Jharkhand High Court: Sanjay Kumar Dwivedi J., allowing the present petition, held, “…the retrospective application of 10% EWS quota is against Articles 14 and 16 of the Constitution of India”

The present petition has been preferred for quashing advertisement no. 5 of 2019, so far as it relates to the retrospective applicability of 10% reservation for Economically Weaker Section (EWS). Prayer is also made for quashing the decision to conduct a single selection process on the vacancies of the year 2013 and 2015 respectively. Moreover, conducting selection process on the vacancies arrived in the year 2013, 2015 & 2019 separately and independently is also pleaded.

Court considered the following cases, in pursuance of its decision;

M.R. Balaji v. State of Mysore, AIR 1963 SC 649, Supreme Court observed that in the absence of any limitation contained in Article 15(4), no limitation can be prescribed by the Court on the extent of reservation.

Taking strict view in State of Kerala v. N.M. Thomas, (1976) 2 SCC 310, it was held that a suitable reservation within permissible limits will depend upon the facts and circumstances of each case and no hard and fast rule can be laid down, nor can this matter be reduced to a mathematical formula so as to be adhered to in all cases. Further, it was said that percentage of reservation should not exceed 50%.

In Indra Sawhney v. Union of India, 1992 Supp (3) SCC 217, Constitution Bench of the Supreme Court by its majority view has been pleased to approve the view taken in the case of M.R. Balaji and disapproved the view taken in the case of N. M. Thomas by providing that the extent of reservation shall not exceed to 50% of the appointment of post except in certain extraordinary situation taking together with reservation in favour of Scheduled Caste and Scheduled Tribe category candidates.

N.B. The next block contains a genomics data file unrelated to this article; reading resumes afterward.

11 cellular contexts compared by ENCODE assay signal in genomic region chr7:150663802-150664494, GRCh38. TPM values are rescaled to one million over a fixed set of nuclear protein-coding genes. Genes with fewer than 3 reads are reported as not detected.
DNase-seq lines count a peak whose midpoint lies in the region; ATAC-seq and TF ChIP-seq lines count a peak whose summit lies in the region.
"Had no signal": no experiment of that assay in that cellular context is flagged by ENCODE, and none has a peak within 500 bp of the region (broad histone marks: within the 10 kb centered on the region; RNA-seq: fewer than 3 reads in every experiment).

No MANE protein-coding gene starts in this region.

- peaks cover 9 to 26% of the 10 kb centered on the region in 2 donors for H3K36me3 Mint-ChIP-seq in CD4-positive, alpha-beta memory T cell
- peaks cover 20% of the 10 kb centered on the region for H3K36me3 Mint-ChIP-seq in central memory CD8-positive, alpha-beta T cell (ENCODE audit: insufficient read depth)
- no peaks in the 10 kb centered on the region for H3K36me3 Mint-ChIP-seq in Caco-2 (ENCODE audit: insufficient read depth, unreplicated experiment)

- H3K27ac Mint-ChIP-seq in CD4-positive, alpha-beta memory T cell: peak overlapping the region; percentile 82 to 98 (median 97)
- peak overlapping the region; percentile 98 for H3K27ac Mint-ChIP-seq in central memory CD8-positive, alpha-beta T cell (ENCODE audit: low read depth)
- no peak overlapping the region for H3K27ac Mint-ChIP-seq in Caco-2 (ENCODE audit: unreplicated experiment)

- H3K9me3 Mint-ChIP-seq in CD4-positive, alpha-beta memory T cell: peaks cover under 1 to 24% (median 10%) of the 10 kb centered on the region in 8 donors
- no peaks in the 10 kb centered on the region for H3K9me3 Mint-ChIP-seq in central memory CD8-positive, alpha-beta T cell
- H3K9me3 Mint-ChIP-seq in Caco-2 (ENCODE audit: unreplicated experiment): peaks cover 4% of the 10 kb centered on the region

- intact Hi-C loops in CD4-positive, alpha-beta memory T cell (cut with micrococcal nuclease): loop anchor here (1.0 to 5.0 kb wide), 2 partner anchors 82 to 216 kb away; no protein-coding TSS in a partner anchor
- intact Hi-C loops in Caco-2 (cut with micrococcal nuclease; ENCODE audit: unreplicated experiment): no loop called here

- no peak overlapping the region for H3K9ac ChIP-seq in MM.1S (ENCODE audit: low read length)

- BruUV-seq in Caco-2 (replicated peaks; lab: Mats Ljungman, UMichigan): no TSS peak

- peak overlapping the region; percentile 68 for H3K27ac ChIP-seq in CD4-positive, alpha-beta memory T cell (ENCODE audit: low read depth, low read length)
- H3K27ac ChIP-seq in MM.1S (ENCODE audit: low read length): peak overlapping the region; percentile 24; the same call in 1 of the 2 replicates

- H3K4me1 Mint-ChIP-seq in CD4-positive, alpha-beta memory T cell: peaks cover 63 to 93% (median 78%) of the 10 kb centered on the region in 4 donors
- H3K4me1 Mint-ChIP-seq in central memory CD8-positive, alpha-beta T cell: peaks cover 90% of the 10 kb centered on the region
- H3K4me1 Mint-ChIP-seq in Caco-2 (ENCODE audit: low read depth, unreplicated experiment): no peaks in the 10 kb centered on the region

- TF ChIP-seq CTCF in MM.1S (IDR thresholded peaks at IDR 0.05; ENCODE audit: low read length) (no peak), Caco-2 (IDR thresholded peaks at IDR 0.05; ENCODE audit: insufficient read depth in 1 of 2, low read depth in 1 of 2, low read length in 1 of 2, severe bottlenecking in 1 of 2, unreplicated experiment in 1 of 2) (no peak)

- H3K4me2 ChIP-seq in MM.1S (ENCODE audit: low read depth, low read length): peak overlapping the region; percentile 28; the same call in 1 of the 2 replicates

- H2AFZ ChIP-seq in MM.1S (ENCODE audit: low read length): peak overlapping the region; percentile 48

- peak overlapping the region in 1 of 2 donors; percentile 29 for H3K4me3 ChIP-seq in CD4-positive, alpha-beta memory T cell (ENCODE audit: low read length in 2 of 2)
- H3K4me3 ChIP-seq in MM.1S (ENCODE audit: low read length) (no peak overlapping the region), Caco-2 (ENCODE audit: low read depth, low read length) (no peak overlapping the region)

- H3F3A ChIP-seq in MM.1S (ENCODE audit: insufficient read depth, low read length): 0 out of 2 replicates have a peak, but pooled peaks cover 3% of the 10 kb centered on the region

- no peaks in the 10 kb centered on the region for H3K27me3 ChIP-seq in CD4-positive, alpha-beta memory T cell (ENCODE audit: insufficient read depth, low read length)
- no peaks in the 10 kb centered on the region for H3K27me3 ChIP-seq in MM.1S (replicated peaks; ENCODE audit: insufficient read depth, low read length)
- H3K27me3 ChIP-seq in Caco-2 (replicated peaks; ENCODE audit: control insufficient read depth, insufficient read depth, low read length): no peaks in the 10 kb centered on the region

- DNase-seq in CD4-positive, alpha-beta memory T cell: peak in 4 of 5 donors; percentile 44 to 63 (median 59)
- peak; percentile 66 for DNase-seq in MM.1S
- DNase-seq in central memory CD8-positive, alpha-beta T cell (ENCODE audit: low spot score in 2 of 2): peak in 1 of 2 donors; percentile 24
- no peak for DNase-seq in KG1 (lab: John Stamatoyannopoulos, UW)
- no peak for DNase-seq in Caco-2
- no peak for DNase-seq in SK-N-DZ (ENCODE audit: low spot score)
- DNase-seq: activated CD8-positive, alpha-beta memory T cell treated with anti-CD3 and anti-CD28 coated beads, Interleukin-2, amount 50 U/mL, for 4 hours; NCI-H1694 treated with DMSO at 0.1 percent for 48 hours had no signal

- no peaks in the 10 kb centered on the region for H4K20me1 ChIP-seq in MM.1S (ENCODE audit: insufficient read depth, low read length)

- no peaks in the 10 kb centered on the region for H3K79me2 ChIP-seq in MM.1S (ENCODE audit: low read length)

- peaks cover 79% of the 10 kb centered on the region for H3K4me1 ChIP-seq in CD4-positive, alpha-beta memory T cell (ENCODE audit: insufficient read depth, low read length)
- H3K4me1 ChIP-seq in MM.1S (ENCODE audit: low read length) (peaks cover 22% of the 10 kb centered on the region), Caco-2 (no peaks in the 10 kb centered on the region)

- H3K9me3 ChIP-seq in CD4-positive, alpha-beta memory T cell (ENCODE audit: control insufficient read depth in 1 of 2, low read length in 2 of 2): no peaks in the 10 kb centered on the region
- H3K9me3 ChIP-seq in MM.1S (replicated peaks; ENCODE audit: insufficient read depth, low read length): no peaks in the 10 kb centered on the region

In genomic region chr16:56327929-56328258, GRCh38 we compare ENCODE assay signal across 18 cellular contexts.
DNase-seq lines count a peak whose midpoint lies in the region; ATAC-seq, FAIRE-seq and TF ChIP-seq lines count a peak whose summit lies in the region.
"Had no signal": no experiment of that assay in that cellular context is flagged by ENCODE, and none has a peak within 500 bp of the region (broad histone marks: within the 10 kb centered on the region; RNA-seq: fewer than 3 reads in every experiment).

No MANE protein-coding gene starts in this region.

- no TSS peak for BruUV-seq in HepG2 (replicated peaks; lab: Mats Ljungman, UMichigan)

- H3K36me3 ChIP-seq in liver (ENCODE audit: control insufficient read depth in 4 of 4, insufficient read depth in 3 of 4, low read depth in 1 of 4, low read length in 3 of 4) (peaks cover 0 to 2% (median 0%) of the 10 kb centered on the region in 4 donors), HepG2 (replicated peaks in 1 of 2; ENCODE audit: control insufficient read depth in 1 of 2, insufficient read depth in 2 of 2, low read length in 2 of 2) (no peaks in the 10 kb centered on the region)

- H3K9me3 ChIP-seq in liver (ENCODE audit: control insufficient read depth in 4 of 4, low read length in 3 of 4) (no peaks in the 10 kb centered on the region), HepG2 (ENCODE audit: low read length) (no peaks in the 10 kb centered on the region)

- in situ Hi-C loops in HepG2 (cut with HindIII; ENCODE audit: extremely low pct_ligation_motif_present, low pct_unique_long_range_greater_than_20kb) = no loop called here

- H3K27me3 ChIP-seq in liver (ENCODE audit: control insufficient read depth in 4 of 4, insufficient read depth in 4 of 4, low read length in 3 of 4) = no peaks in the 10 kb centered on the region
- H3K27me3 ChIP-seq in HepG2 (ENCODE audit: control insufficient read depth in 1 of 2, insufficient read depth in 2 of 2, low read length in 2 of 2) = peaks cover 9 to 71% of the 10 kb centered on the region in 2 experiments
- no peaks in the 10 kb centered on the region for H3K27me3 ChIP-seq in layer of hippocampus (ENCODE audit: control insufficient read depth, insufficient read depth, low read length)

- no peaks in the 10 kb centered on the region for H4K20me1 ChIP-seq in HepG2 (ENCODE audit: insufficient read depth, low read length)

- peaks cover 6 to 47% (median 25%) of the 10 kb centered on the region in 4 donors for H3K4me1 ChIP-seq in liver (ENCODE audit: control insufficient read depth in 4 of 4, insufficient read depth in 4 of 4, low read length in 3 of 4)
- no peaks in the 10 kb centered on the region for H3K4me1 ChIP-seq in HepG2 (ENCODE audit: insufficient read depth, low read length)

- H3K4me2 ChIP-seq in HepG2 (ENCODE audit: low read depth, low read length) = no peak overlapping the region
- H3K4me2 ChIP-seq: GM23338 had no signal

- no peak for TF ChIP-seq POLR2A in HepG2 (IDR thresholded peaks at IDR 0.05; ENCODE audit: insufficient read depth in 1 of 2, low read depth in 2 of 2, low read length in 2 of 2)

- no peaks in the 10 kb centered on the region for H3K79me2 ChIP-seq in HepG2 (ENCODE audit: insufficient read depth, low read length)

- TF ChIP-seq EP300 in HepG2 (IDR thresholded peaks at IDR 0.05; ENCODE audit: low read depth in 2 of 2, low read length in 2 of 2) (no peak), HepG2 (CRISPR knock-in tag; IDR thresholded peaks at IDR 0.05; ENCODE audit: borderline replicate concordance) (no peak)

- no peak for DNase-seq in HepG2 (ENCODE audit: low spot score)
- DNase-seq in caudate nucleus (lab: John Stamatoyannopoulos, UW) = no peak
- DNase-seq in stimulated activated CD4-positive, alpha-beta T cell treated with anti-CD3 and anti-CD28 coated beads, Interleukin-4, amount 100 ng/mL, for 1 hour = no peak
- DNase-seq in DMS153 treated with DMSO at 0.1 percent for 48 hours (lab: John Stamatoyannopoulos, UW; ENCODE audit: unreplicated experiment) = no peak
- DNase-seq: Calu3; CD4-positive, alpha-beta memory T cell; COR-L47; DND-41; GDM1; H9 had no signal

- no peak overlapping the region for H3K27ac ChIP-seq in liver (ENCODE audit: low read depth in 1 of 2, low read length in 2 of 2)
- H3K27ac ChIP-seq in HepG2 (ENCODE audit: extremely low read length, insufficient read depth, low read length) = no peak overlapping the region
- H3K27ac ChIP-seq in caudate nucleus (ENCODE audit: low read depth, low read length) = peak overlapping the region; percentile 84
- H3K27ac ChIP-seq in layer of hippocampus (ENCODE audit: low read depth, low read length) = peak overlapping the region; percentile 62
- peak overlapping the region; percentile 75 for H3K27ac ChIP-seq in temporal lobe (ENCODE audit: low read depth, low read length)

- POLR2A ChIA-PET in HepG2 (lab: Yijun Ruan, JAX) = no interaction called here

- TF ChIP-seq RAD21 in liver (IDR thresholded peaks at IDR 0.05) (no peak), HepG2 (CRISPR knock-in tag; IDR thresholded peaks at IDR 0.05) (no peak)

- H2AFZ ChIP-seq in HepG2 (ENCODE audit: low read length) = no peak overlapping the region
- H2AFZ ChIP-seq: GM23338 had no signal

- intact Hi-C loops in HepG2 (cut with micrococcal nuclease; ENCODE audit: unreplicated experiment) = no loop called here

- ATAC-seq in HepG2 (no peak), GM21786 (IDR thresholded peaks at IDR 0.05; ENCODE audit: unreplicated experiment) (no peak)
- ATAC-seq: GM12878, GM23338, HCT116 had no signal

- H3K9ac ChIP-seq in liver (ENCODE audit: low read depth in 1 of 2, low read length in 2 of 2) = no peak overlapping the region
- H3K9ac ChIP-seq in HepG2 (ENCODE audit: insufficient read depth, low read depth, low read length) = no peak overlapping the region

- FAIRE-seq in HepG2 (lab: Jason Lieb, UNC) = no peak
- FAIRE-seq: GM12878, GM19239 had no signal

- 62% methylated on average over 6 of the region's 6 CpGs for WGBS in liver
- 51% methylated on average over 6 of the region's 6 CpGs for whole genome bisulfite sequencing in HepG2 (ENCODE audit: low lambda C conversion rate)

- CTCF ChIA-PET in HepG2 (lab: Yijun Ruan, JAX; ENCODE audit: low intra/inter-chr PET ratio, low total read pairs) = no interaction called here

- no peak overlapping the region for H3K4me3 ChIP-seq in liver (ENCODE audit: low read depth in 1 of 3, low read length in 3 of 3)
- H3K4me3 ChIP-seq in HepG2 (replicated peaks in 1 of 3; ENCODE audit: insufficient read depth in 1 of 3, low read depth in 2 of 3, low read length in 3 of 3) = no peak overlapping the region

Further Court considered the observation in R.K. Sabharwal v. State of Punjab, (1995) 2 SCC 745, wherein it was held that roster system is necessary to be followed in the matter of public employment so that extent of reservation may not exceed to 50% limit taking into account the principle laid down to maintain equality under Article 16 of the Constitution of India, on which balance is maintained.

Reliance was further placed on M. Nagaraj v. Union of India, (2006) 8 SCC 212 and B.K. Pavitra v. Union of India, (2017) 4 SCC 620.

Narrowing down to the facts and circumstances of the present case and the amendment brought for Economically Weaker Section, Court noted, “Admittedly, 103rd Amendment Act, 2019 was made effective with effect from 14-01-2019. The Government of Jharkhand by way of resolution dated 15-02-2019 has also adopted the said amendment. In view of Clause 11 of the resolution dated 15-02-2019, it is clear that the reservation will be effective with effect from 15-01-2019 in subsequent advertisement. Thus, that reservation cannot be allowed to be made effective with retrospective effect, which is against the mandate of the Constitution of India. The Constitution of India is fountain of all the Statutes. At the time of advertisement of 2013 and 2015, 10% reservation for EWS was not there and by way of clubbing the vacancies, 10% reservation for EWS has been provided in the vacancy of 2013 and 2015, which is against the mandate of the Constitution of India.” It was further remarked, “The merger of earlier advertisements, which has been made effective retrospectively is against the constitutional scheme.”

While allowing the present petition, Court set aside the impugned advertisement directing the respondent State to put forth the said vacancies separately within eight weeks.[Ranjeet Kumar Sah v. State of Jharkhand, 2021 SCC OnLine Jhar 78, decided on 21-01-2021]

Sakshi Shukla, Editorial Assistant has put this story together

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